Judicial construction of a written contract governed by Tennessee law thus both construes an unambiguous document and constructs on the basis of its reading of the document an artificial intention, the one expressed in the document itself, untainted by any conscious or subconscious motive provoked by a dispute or breach. This aspect of what judges do, or ought to do, when addressing litigation premised on a written contract has been frequently expressed in terms of excluding from consideration extrinsic or parol evidence concerning the meaning of the document, since long before the enactment of § 47-50-112.
The "rule of strict construction" leads to the parol evidence rule and the rule of merger, which are interrelated. "When an agreement has been reduced to writing, its true interpretation and purpose must be determined from the terms of the instrument itself. All verbal agreements made on or before reduction to writing are merged in the written instrument." The parol evidence rule is a rule of substantive law, not merely a rule of evidence or of construction. When the rule applies " that is, when the parties' intention can be ascertained from the written contract itself " not even parol evidence of the parties' own construction of their contract can be considered.
To summarize then, Tennessee common law and statutory law from before the enactment of § 47-50-112, and of continuing vitality, teach that a written agreement governed by Tennessee law is prima facie evidence that it is supported by consideration; that judicial construction of such an agreement consists of determining the contracting parties' intention on the basis of the writing itself, viewed in its context of the underlying deal, the business to which the writing and the deal relate, and the subject matter disclosed by the writing; that this intention to be determined by a court is a constructed mutual intention, determined on the basis of the writing, while purposefully ignoring any extracontractual evidence of intention that comes into existence after the dispute that created the need for judicial determination; and that as long as the written agreement, considered in its context as stated above, is clear to the court charged with construction of it, it is error to consider other evidence proffered to show what the contracting parties believed they were doing in making the agreement. These rules, apart from § 47-50-112(a), accomplish the statutory subsection's stated purposes of rendering a written agreement "prima facie evidence that [it] contains the true intention of the parties" and insuring that such an agreement will be "enforced as written."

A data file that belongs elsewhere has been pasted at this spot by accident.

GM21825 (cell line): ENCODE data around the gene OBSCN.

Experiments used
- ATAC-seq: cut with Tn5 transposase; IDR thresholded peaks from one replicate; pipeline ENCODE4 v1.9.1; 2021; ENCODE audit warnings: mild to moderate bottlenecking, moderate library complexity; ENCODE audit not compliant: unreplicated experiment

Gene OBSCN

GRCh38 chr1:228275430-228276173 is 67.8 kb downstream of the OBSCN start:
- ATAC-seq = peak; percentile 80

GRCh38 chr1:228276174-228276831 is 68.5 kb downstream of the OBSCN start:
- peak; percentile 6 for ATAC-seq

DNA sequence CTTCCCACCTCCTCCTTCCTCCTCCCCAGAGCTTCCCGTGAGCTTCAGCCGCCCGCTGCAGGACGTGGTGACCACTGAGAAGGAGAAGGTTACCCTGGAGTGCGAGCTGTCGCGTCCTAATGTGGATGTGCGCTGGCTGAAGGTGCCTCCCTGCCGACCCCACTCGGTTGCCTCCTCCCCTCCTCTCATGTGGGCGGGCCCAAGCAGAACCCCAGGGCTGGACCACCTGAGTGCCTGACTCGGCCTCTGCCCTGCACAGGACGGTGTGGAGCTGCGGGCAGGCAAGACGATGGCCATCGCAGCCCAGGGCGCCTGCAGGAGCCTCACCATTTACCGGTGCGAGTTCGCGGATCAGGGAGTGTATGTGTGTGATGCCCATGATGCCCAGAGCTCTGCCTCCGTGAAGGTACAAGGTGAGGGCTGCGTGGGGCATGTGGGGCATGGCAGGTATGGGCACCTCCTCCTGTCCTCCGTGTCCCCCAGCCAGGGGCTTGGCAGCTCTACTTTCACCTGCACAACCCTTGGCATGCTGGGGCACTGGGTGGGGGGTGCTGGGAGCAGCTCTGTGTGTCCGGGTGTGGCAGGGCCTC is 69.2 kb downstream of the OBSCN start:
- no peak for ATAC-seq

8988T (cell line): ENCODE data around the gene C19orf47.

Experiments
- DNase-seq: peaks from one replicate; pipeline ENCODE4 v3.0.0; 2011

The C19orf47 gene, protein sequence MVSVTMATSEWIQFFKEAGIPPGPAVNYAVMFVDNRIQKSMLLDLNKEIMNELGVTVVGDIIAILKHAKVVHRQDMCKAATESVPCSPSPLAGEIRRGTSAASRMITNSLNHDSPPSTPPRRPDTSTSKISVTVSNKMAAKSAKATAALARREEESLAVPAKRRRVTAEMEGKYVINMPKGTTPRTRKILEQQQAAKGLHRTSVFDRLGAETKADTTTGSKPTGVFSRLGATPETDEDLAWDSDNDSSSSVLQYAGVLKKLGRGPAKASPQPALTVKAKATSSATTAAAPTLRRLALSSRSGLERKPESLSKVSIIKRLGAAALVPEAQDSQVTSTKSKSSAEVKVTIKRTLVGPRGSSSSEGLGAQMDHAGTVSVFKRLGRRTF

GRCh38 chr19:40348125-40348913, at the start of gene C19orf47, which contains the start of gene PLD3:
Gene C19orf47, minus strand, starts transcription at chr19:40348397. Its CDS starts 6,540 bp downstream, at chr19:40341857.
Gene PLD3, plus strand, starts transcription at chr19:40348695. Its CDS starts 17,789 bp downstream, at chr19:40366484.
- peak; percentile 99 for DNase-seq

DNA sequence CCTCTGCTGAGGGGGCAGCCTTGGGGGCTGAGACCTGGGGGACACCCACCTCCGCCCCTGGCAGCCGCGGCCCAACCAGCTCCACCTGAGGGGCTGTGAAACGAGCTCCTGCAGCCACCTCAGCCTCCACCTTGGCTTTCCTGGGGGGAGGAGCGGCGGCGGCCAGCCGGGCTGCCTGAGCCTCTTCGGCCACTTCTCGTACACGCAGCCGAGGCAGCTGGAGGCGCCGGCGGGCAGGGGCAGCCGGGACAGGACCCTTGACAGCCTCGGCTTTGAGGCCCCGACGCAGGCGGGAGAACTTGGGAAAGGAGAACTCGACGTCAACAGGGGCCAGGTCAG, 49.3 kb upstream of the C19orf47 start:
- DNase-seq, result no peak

In short, § 47-50-112(a) did nothing more than restate some aspects of Tennessee contracts law; the subsection did not effect any change in the law. The proviso at the end of the subsection supports this reading; it preserved not only a fraud defense against asserted contractual liability, but also "any other rights or defense provided by common law or statutory law in regard to contracts."
In Tidwell v. Morgan Building Systems Inc., without stating so, the Court of Appeals treated the subsection as a restatement of existing legal rules. The Tidwell court stated that § 47-50-112 has a purpose "similar to that of the Parol Evidence Rule in that both seek to enforce contracts as written." The court then cited two earlier decisions, Beasley v. Metropolitan Life Ins. Co. and Farmers & Merchants Bank v. Petty, for traditional justifications for the parol evidence rule, that permitting a party to deny the express terms of a written agreement freely executed greatly undermines the value of all written agreements (Beasley v. Metropolitan Life Ins. Co.), and that allowing parol evidence to contradict the express terms of a written contract defeats the very purpose of having an agreement in writing (Farmers & Merchants Bank v. Petty).
Tenn. Code Ann. § 47-50-112(b)
Subsection (b) of § 47-50-112 mirrors subsection (a) to a great extent. Subsection (a) begins with a statement of its applicability to "[a]ll contracts, including, but not limited to, notes, security agreements, deeds of trust, and installment sales contracts." Subsection (b) begins with a similar litany: "[a]ny contract, security agreement, note, deed of trust, or other security instrument." Each of these subsections specifies that a contract within its scope must be "in writing and signed by the party to be bound"; subsection (b) adds to "signed" the phrase "or endorsed."
Subsection (a) declares the written, signed contract "prima facie evidence that the contract contains the true intention of the parties," and that it "shall be enforced as written." Subsection (b) states that the written, signed (or endorsed) contract "shall be deemed to evidence the true intentions of the parties, and shall be enforced as written." The statute taken as a whole does not indicate that there is a distinction between being prima facie evidence of contractual intent and being deemed to evidence such intent, suggesting that the latter phrase explains the meaning of the former one. Both subsections contain the proviso that preserves the right of a party to contest an agreement on the basis that it was procured by fraud, and that preserves "any other rights or defense provided by common law or statutory law in regard to contracts."
These similarities render § 47-50-112(b) of some use in understanding § 47-50-112(a). Subsection (b) is, however, much more limited in scope. This subsection declares enforceable an agreement "that provides that the security interest granted therein also secures other provisions or future indebtedness." In enacting this provision, the General Assembly intended to overrule prior law that limited the effectiveness of a future advance clause in a security agreement or deed of trust to obligations "of the same class" as those secured originally by the agreement or deed of trust. Subsection (b), then, unlike subsection (a), effected a change in the law by confirming the validity of certain kinds of agreements that had been of questionable validity before.